False alarm ordinance watch

SSN Staff  - 
Tuesday, February 1, 2005

COBOURG, Ontario

Residents are now charged a fee for owning a residential alarm each year. The alarm provider will collect the fees and then advance it to the police.

Residents will pay a $24 registration fee, while commercial registration fees are $60 and industrial fees are $48. Fines have also increased for persistent false alarms. On the third false alarm recorded from the same home, a $100 fine will be assessed, while a fourth false alarm nets a $200 and a one-year suspension.

If residential owners refuse to pay the registration fee, police will not respond to an alarm unless it is verified as an emergency, reported the Northumberland News.

Exeter, R.I.

Exeter's fire chief proposed a fire alarm ordinance to the town council in an effort to decrease false fire and medical calls.

In the last year, nine false alarms came from a group home and four from a local business, reported The Standard Times.

The ordinance allows for a maximum of three false alarms in any 12 month period. But after the fourth or fifth false alarm during the year the user will be fined in the amount of $100. However, after the sixth false alarm, every false alarm after that will be $200. The fees will be paid to the fire department and put towards a fspecial equipment fund.


Proposed revisions to Washington County’s burglar alarm ordinance would permit sheriff’s deputies to not respond if more than four alarms from an address turn out to be false within a year. Under the ordinance, after the fifth false alarm the alarm permit would be revoked for one year.

Before an alarm permit is revoked, the alarm user could petition and present a written plan for preventing false alarms to the sheriff’s office. The changes would also grant sheriff’s deputies permission to force their way into a locked building or residence to shut off a loud alarm that is being a public disturbance.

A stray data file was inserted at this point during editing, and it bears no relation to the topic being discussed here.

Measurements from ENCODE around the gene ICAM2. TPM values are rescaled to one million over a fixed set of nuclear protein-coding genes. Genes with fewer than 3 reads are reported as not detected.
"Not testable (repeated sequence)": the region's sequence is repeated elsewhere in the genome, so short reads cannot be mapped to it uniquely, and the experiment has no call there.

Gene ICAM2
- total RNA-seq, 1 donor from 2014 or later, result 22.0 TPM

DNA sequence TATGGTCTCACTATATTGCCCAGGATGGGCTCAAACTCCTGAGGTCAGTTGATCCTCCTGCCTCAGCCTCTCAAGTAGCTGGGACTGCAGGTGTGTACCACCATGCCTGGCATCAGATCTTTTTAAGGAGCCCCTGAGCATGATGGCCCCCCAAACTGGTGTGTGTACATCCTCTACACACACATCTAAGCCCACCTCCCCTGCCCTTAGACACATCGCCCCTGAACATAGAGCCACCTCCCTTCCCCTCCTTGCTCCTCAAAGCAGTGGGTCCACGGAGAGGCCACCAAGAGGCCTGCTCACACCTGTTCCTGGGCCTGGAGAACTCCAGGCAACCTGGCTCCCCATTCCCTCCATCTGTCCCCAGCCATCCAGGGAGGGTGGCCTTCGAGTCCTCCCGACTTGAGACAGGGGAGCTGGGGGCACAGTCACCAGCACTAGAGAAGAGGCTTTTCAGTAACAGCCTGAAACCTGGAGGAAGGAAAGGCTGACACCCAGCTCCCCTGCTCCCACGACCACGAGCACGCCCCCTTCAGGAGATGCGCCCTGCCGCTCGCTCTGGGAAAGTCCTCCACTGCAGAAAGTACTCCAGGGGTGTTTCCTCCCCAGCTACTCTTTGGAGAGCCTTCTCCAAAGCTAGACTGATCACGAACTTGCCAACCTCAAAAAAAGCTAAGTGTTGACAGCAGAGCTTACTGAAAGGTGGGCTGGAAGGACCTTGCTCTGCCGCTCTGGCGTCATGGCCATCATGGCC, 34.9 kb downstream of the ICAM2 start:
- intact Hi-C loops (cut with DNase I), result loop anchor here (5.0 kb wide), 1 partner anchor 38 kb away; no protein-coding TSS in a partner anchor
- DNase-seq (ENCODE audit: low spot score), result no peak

The current false alarm fees will not change in the amended ordinance. The first false alarm has no penalty, the second and third has a $25 fine, but for the fourth the sheriff adds $103, reported The Oregonian.


Business owners and residents now will be charged $40 instead of $20 after the fourth false alarm per year in a decision made by the city council.

According to the city’s service safety director reported the News Journal, the amended fee will be used to persuade businesses or property owners with alarms to properly train owners on how the systems work and repair malfunctioning alarms.

The fees will be issued when fire or police respond to an alarm, but owners can appeal an alarm fine if they believe they were unfairly charged. The city responds to 5,500 alarms a year.


Beginning in the summer, Turlock police officers will respond to burglar alarms only with verification, if a new ordinance is passed by the city council.

The policy was prompted after a wave of false alarms - Turlock’s false alarm rate is at 99 percent and reports an average of 10 false calls each day.

The policy would confirm the validity of an alarm, for example, by someone on the property or by an alarm company using audio, video or other monitoring, noted The Modesto Bee. However, the verification policy would not include robbery alarms at banks and stores, for example.